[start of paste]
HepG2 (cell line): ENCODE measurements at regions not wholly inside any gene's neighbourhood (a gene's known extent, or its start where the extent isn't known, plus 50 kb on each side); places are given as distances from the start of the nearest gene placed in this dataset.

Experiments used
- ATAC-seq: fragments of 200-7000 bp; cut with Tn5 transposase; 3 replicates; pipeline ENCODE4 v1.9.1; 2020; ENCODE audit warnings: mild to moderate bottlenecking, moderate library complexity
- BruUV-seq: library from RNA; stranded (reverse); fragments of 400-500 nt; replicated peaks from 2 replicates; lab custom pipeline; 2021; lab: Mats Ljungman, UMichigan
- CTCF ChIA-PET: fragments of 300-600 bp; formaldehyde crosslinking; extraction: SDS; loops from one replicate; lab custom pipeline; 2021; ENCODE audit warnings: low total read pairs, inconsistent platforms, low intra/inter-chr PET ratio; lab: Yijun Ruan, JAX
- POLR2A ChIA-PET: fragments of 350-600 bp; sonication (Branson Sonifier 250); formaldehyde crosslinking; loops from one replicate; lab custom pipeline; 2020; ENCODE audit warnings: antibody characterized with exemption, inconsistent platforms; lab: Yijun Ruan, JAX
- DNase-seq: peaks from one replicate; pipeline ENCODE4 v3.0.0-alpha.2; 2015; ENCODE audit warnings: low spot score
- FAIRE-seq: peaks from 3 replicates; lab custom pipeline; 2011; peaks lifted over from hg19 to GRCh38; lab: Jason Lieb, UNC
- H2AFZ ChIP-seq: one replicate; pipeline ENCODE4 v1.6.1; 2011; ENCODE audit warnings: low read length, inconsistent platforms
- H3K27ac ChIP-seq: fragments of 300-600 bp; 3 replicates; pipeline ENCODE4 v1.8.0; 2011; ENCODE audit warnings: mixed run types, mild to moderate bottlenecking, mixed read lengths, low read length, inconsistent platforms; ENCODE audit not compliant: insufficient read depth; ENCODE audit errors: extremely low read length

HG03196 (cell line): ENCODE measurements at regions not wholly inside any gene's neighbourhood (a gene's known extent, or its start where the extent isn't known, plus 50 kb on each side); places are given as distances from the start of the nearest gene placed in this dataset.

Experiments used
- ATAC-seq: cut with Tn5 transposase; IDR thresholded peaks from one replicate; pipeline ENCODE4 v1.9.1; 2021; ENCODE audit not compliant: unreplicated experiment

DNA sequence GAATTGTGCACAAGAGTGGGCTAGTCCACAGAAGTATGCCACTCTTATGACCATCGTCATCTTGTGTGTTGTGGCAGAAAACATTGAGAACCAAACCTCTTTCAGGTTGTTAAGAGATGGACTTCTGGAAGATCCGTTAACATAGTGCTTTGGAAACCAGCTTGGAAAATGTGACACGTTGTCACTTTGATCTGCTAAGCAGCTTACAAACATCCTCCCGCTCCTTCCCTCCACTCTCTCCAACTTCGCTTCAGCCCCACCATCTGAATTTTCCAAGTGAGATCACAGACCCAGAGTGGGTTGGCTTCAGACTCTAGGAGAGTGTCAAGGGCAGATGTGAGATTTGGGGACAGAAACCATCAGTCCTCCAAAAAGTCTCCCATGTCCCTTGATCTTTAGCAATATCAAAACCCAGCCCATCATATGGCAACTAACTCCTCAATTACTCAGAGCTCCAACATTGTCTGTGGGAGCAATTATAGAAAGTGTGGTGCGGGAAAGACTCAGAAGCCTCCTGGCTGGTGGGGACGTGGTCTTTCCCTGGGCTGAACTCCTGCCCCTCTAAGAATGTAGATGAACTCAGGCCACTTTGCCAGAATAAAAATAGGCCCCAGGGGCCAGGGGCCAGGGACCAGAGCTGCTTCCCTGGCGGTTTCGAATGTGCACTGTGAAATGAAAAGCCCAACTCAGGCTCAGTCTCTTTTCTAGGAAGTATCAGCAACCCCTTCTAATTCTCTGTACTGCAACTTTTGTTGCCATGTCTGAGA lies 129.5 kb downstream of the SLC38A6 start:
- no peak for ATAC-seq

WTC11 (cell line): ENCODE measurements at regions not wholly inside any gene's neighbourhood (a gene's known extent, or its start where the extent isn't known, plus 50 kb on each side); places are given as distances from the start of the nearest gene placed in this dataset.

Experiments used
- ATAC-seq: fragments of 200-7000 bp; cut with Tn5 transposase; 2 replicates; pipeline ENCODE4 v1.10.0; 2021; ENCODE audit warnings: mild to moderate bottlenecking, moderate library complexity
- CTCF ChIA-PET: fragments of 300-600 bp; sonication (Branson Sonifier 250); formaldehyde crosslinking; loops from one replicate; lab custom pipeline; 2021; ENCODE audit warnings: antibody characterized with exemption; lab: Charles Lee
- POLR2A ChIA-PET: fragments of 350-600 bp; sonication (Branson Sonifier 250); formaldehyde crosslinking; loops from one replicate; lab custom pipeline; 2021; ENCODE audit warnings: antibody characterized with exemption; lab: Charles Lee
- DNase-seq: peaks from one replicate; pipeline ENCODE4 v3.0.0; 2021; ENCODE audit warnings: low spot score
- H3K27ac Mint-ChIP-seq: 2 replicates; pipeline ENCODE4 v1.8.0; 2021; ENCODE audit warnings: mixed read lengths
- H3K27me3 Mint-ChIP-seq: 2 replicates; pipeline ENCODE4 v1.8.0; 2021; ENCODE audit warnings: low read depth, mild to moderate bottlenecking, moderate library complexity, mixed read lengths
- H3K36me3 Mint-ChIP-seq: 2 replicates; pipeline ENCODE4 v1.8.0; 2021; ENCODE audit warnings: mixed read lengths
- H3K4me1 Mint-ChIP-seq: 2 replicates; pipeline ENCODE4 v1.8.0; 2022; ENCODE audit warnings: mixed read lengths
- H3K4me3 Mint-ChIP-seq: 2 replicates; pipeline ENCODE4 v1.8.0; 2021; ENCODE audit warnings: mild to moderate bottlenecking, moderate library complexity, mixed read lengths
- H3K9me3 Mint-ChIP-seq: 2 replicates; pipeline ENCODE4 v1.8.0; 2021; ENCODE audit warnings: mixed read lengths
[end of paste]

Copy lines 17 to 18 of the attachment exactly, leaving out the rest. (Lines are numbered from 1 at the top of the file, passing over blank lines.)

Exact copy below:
Experiments used
- ATAC-seq: fragments of 200-7000 bp; cut with Tn5 transposase; 2 replicates; pipeline ENCODE4 v1.10.0; 2021; ENCODE audit warnings: mild to moderate bottlenecking, moderate library complexity